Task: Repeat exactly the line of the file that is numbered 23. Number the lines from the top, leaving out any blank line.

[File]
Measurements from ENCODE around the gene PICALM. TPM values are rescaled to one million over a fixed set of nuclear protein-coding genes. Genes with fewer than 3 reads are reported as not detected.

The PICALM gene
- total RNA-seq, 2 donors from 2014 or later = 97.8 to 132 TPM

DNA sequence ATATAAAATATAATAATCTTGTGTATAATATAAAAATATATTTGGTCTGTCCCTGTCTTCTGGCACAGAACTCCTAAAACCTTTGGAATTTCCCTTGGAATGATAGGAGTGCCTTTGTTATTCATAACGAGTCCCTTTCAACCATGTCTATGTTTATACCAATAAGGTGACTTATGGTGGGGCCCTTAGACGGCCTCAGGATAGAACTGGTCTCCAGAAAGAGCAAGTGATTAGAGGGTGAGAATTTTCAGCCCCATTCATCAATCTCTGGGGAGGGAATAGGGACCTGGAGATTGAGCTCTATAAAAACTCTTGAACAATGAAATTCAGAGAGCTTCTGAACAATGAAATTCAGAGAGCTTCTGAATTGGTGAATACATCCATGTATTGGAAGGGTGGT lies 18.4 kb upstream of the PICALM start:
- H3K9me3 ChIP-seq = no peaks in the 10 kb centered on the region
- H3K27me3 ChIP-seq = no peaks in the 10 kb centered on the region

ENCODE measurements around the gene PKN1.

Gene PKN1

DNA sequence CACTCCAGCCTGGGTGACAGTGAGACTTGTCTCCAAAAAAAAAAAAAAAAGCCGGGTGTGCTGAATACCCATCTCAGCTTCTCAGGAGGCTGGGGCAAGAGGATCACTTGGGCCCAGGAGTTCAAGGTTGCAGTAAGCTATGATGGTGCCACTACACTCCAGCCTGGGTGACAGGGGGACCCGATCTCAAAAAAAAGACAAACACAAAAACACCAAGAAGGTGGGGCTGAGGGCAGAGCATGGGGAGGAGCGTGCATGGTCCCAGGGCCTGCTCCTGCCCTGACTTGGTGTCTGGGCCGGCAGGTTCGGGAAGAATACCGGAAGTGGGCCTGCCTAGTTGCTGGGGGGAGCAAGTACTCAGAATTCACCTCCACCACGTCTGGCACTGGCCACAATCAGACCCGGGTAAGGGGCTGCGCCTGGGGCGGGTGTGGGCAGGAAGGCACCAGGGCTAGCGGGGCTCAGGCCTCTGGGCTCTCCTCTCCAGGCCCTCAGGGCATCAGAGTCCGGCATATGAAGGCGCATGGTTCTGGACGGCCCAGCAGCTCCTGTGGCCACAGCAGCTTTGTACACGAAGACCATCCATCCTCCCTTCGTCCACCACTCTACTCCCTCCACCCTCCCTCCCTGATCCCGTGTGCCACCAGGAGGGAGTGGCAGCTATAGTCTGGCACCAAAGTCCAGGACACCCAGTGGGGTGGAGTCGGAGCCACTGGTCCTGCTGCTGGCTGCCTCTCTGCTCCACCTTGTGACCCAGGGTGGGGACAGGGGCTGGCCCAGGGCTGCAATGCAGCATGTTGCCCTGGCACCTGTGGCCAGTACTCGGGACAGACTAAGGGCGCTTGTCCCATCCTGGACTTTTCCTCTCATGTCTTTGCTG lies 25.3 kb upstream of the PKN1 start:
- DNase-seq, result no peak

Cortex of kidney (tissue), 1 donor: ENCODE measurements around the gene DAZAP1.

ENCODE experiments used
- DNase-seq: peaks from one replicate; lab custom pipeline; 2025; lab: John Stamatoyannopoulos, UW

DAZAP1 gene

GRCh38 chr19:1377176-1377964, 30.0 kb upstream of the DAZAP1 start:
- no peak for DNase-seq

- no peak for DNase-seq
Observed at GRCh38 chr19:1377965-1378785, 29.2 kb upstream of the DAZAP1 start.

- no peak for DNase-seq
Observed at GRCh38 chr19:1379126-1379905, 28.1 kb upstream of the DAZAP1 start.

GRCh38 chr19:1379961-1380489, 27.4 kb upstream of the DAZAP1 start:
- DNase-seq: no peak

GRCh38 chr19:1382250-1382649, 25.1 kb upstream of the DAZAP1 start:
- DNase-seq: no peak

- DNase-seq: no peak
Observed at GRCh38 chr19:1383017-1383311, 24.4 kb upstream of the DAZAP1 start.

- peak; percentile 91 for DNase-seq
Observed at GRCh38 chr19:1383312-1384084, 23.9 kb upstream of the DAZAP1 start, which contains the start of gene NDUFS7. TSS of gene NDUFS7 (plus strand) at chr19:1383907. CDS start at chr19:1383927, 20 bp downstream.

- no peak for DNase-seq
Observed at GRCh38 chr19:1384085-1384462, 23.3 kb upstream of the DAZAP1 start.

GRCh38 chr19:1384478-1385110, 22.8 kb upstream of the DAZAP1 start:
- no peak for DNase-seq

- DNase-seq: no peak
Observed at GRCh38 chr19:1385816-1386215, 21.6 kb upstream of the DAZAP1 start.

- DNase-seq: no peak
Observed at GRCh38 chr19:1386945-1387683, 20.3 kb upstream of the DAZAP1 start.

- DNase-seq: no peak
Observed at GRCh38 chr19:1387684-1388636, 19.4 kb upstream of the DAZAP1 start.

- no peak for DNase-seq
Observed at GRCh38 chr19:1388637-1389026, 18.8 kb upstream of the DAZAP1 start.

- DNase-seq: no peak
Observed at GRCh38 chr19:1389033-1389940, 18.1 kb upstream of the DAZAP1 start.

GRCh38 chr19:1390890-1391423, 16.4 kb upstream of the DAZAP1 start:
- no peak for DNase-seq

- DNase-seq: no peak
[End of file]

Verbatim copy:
GRCh38 chr19:1382250-1382649, 25.1 kb upstream of the DAZAP1 start: